Audio

This Angolan Singer Is Recreating Classic Semba Songs With a Twist

Toty Sa’Med wants to introduce a new generation to the classic sounds of semba—the prototypical genre at the heart of modern Angolan music.

Angolan singer Toty Sa’Med took on the task of introducing a new generation to the classic sounds of semba—the prototypical genre at the heart of modern Angolan music—with his first solo EP Ingombota.


The project’s title, which means “a place of refuge for the persecuted,” is named after the district in Angola’s capital, Luanda, where Sa’Med was born. The EP features both original recordings by the artist and reinterpretations of classic semba songs.

The idea to “rescue old sembas” came about after producer Kalaf Epalanga (of Buraka Som Sistema), heard Sa’Med perform some of the genre’s older cuts live. The two collaborated to produce the six soul-stirring tracks on Ingombota.

“What makes it cool to embrace the old semba is the fact that, through this, a group of young Angolans are willing to know their history, its poets, and their languages. And there's nothing cooler than knowledge,” says the musician.

Toty Sa'Med. Photo: Luaty Almeida.

The lead single, "Mona Ki Ngi Xiça," is a cover of an Angolan bolero, originally sung by Bonga. Sa’Med adds warm vocals and melodious guitar riffs to deliver a gorgeous blues and jazz-inflected rearrangement of the song. The single comes with an accompanying music video which sees the singer offering a calming performance in a stripped-down studio.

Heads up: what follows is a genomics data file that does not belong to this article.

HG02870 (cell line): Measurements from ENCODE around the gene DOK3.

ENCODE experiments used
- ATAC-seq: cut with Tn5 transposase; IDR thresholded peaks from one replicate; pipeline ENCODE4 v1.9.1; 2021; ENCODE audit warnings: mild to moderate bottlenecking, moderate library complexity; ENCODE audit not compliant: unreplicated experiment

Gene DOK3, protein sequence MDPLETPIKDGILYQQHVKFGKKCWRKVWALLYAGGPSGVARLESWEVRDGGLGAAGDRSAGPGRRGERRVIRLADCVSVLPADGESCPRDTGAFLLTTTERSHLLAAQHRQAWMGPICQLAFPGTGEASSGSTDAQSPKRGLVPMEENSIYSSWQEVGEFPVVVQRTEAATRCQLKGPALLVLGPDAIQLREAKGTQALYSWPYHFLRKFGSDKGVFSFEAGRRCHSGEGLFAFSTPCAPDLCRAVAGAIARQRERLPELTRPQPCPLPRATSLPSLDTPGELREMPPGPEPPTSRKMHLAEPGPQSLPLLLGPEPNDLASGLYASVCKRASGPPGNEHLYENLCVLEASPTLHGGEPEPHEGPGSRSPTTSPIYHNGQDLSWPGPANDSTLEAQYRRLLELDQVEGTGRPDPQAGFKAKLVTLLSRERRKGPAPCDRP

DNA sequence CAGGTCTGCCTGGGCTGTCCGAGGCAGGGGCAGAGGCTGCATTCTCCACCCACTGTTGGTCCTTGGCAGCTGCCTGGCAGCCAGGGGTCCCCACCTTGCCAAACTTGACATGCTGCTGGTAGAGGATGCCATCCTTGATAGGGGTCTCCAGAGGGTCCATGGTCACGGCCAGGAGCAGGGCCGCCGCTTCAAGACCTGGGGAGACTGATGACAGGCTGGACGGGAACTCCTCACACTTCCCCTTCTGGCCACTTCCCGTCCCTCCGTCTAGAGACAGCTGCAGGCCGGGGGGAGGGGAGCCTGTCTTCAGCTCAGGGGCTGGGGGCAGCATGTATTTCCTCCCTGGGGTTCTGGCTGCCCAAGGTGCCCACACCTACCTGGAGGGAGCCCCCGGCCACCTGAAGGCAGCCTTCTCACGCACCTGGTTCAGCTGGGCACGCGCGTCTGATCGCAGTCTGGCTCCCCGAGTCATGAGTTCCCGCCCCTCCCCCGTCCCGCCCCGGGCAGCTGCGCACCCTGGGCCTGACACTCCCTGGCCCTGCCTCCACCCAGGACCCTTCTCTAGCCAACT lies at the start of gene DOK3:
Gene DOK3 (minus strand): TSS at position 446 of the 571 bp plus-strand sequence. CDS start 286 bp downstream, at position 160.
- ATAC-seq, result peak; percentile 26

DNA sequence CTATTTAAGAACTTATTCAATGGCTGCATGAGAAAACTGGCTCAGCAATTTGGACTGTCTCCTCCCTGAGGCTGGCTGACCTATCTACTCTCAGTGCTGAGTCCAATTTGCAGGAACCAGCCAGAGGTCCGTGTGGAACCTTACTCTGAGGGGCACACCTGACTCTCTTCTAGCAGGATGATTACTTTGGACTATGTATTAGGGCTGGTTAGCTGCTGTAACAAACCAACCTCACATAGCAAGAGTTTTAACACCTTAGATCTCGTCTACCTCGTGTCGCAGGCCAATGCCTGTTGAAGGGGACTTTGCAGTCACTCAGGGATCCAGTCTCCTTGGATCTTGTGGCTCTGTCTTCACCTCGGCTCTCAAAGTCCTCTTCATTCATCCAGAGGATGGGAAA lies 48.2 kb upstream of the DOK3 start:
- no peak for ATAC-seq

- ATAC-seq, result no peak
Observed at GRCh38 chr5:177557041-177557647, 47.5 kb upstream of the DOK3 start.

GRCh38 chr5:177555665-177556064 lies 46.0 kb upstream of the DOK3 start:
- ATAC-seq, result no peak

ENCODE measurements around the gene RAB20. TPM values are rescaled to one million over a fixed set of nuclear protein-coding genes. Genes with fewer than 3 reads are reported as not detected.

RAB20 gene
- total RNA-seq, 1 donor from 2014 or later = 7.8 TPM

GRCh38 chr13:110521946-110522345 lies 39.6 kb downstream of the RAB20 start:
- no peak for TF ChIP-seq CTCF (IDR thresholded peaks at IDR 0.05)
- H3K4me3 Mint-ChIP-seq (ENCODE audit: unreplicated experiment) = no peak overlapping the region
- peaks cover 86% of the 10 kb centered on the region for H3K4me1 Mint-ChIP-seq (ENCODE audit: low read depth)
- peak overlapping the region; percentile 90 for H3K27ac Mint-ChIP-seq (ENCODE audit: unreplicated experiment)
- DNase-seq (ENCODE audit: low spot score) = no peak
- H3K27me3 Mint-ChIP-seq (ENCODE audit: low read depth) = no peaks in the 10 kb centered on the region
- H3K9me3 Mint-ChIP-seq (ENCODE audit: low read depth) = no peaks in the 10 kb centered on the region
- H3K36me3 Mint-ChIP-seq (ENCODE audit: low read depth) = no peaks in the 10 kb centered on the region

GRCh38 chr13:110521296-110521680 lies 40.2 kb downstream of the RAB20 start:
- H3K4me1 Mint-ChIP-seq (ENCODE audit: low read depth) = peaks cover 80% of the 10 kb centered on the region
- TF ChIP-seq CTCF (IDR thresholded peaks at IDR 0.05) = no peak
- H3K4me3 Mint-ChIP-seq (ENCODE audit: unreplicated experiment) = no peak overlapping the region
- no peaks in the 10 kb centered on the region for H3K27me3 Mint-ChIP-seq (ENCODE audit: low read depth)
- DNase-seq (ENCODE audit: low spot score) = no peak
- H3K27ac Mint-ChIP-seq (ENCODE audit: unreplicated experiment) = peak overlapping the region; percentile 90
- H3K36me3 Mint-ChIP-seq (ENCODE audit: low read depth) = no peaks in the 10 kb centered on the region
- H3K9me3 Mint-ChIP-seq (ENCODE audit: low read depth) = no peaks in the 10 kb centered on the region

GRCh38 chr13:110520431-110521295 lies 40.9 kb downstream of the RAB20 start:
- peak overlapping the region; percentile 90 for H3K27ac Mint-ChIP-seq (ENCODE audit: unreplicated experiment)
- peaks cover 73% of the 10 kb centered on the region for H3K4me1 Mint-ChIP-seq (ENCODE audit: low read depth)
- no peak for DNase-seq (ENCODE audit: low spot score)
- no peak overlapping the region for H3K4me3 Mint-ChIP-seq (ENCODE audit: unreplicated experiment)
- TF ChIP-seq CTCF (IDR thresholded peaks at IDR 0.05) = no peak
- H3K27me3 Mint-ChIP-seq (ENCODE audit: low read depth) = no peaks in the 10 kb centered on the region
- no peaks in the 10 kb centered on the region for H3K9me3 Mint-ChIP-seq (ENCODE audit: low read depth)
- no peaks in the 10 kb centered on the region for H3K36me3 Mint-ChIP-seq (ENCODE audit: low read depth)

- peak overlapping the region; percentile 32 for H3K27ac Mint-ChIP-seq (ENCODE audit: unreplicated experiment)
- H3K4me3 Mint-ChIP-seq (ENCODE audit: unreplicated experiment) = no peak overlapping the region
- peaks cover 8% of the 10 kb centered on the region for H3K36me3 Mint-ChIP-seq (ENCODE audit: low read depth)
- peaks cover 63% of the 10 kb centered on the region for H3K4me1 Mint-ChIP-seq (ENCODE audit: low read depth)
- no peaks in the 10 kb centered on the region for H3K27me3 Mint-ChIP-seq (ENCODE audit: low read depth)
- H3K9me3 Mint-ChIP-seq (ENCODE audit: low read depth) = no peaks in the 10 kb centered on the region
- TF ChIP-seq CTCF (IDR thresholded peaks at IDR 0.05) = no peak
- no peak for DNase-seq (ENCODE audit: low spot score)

The fact that Sa’Med is recreating older semba cuts, doesn’t make his music any less refreshing.

Get familiar with the vintage sounds of Angola, through the re-imaginings of Sa’Med, and peep the music video for “Mona Ki Ngi Xiça” above.

Photo by Meztli Yoalli Rodríguez

Dying Lagoons Reveal Mexico’s Environmental Racism

In the heart of a traditionally Black and Indigenous use area in Southwest Mexico, decades of environmental destruction now threatens the existence of these communities.

On an early morning in September 2017, in a little fishing village in the Pacific coast of Oaxaca, called Zapotalito, thousands of dead fish floated on the surface of the Chacahua-Pastoría lagoons. A 7.1-magnitude earthquake, which rattled Mexico City on September 19, was felt as far down as Zapotalito, and the very next morning, its Black, Indigenous and poor Mestizo residents, who depend on the area's handful of lagoons for food and commerce, woke up to an awful smell and that terrible scene of floating fish.

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